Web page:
Pacific University Professor Awarded $108,000 Grant for Pancreatic Cancer Therapy Research
Pacific University School of Pharmacy assistant professor Ashim Malhotra has received a grant of $108,000 from the Elsa U. Pardee Foundation to conduct research to identify protein targets to effectively treat pancreatic cancer.
Pancreatic cancer has the highest mortality rate of all cancers, with a five-year survival rate of just five percent. The difficulty in treating pancreatic cancer, Dr. Malhotra said, is due in part to its resilience to chemotherapy. A pharmacist and molecular pharmacologist, Malhotra trained in cardiology and pancreatic cancer at the New York University School of Medicine prior to his current appointment in pharmaceutical sciences at Pacific University.
Malhotra and his team will investigate the regulation of proteins, which when present in abundance in pancreatic cancer cells, prevent them from being killed by drugs. The team proposes to identify drugs that may be used to suppress these proteins in pancreatic cancer, overcoming this “chemoresistance.”
“With limited therapeutic options, advancing our understanding of chemoresistance may lead to significant breakthroughs in the treatment of a disease that kills more than 40,000 Americans annually,” Malhotra said.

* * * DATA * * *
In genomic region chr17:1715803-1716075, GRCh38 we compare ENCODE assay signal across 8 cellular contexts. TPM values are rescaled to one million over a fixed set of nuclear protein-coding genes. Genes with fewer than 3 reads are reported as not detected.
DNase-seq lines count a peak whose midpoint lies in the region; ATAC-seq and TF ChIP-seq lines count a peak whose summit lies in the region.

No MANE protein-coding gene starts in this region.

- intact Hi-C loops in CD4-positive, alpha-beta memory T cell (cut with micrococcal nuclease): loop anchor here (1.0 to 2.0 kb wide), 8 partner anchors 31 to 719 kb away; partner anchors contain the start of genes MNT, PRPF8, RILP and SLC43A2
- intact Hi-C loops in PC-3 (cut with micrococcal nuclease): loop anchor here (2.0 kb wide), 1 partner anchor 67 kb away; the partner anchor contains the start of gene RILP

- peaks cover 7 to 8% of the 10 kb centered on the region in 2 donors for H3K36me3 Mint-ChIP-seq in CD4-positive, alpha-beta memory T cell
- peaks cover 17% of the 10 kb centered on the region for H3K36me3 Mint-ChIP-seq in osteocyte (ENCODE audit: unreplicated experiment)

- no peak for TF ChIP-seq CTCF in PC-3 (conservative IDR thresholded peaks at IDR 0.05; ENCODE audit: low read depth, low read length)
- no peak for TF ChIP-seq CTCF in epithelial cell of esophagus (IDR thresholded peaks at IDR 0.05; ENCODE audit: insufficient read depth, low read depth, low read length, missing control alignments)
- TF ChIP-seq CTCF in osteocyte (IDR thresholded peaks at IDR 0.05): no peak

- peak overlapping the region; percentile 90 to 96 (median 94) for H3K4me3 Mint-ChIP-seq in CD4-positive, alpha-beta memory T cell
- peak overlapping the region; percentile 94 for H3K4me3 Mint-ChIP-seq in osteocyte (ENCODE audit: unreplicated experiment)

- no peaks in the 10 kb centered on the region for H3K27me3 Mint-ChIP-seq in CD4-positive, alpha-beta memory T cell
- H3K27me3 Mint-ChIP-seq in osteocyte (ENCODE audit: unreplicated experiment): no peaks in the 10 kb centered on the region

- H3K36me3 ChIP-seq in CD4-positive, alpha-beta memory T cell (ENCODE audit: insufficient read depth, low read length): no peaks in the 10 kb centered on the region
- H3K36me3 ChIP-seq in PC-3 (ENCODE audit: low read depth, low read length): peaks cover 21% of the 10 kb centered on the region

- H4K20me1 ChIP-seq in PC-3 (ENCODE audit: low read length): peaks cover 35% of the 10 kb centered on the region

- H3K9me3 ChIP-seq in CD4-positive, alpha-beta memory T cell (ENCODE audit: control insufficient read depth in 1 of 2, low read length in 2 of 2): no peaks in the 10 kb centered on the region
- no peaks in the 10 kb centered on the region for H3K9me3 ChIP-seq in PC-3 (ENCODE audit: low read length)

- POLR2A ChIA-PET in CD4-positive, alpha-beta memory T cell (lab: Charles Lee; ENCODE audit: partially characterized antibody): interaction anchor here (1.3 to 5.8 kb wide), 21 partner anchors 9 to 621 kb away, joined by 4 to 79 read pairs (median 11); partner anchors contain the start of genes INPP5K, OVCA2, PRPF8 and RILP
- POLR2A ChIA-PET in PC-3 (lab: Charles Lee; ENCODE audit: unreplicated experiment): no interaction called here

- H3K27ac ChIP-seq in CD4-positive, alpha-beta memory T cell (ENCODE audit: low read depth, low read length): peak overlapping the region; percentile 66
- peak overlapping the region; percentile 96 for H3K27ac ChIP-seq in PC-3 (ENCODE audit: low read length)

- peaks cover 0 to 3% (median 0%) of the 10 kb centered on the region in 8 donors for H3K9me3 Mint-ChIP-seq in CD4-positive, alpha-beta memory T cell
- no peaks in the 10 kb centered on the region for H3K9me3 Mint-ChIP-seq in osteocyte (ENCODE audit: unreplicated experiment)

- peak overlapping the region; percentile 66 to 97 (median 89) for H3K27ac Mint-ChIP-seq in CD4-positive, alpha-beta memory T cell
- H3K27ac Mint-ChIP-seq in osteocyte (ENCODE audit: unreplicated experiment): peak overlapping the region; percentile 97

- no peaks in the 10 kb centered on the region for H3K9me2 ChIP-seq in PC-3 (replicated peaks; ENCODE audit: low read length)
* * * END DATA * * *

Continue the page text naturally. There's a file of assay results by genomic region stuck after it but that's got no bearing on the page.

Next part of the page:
Pancreatic cancer is difficult to treat due to its complexity and the plethora of genetic defects associated with it. Additionally, chemoresistance and the absence of target-specific drugs make it clinically challenging to manage. Malhotra's proposed work will help identify pancreatic cancer-specific cellular protein targets, which may subsequently enable rational drugs design to target and suppress proteins that prevent cell death in response to drugs.
Specifically, Malhotra and his team propose to investigate whether some drugs that are already approved by the Food and Drug Administration for use in other unrelated diseases can be repurposed for use in pancreatic cancer.
“Repurposing drugs is a unique and novel mechanism for reducing the time and enormous costs associated with developing new drugs and in bringing a drug from the bench to the bedside,” he said.
The proposed work is expected to provide pre-clinical evidence for repurposing of drugs for use in pancreatic cancer treatment.
The Elsa U. Pardee Foundation was established in 1944 under the terms of the will of Mrs. Elsa U. Pardee, whose life was taken by cancer that year. Mrs. Pardee provided a $1 million trust fund "for the promotion of the control and cure of cancer." She directed that this bequest be used to support research in the field of cancer and to provide for others the advantages of new knowledge and techniques for the treatment of this related group of disabling and frequently lethal diseases. Since 1944, this family-run foundation has proudly granted over $125 million to support research programs directed toward discovering new approaches for cancer treatment and cure, and financial support for cancer treatment.
Pardee Foundation grants are highly sought after and typically awarded to such organizations as Mayo Clinic, Dana-Farber Cancer Institute, Harvard Medical School and UCLA.